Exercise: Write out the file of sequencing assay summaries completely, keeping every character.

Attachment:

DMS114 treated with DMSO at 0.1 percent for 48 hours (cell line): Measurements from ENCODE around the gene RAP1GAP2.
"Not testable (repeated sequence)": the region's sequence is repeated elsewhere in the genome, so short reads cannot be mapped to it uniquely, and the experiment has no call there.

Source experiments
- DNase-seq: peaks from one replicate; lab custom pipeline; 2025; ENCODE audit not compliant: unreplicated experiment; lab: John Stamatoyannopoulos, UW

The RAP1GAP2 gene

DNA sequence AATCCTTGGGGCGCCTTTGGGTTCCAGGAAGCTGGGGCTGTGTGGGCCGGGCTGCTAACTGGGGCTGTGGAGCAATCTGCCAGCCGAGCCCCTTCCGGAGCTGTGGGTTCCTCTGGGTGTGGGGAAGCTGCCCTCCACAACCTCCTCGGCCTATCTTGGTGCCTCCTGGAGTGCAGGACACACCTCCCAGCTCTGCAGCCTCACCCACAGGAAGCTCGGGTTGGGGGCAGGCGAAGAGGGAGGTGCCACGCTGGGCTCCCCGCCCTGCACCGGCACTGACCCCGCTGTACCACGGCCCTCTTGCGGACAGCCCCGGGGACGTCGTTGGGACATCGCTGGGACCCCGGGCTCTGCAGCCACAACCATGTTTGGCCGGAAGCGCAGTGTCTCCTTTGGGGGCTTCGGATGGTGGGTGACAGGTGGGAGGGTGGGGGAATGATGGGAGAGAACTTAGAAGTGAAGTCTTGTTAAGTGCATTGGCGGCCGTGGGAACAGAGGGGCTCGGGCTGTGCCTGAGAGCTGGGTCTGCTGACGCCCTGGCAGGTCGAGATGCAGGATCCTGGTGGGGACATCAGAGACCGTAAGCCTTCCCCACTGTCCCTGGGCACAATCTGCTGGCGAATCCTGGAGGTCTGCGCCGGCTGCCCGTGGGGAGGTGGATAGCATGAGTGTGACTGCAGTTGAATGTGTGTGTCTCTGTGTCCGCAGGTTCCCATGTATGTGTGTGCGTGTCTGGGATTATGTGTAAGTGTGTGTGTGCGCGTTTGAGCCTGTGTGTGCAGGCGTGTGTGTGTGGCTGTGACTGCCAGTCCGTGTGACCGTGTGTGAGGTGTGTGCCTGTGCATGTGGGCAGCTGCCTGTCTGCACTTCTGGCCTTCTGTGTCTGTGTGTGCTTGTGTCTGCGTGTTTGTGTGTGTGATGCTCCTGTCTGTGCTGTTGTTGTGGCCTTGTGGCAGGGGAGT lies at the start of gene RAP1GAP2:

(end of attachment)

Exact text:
DMS114 treated with DMSO at 0.1 percent for 48 hours (cell line): Measurements from ENCODE around the gene RAP1GAP2.
"Not testable (repeated sequence)": the region's sequence is repeated elsewhere in the genome, so short reads cannot be mapped to it uniquely, and the experiment has no call there.

Source experiments
- DNase-seq: peaks from one replicate; lab custom pipeline; 2025; ENCODE audit not compliant: unreplicated experiment; lab: John Stamatoyannopoulos, UW

The RAP1GAP2 gene

DNA sequence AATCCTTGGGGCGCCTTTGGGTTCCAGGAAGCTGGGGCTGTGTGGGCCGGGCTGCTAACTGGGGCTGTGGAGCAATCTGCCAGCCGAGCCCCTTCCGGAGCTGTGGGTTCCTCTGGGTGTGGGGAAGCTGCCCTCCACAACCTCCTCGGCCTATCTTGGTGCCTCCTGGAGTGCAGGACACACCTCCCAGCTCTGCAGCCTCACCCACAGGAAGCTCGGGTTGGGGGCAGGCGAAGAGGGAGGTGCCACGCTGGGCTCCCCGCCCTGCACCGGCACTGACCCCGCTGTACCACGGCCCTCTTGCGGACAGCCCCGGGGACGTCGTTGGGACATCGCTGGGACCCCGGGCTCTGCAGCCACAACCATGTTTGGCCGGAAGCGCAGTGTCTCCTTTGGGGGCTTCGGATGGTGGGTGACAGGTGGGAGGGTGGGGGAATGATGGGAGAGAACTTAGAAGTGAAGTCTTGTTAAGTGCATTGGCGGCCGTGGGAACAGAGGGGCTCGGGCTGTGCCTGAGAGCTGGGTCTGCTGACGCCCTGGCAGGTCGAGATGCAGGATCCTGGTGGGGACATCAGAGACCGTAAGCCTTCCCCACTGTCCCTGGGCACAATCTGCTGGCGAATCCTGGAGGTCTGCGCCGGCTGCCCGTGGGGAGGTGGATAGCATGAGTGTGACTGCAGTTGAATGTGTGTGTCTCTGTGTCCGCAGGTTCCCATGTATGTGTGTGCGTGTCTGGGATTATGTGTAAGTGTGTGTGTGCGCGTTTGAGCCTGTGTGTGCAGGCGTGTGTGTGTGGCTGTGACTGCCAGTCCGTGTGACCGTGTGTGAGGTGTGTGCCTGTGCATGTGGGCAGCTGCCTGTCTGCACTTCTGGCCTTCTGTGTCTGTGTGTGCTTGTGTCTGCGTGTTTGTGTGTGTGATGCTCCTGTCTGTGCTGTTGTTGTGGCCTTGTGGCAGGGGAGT lies at the start of gene RAP1GAP2: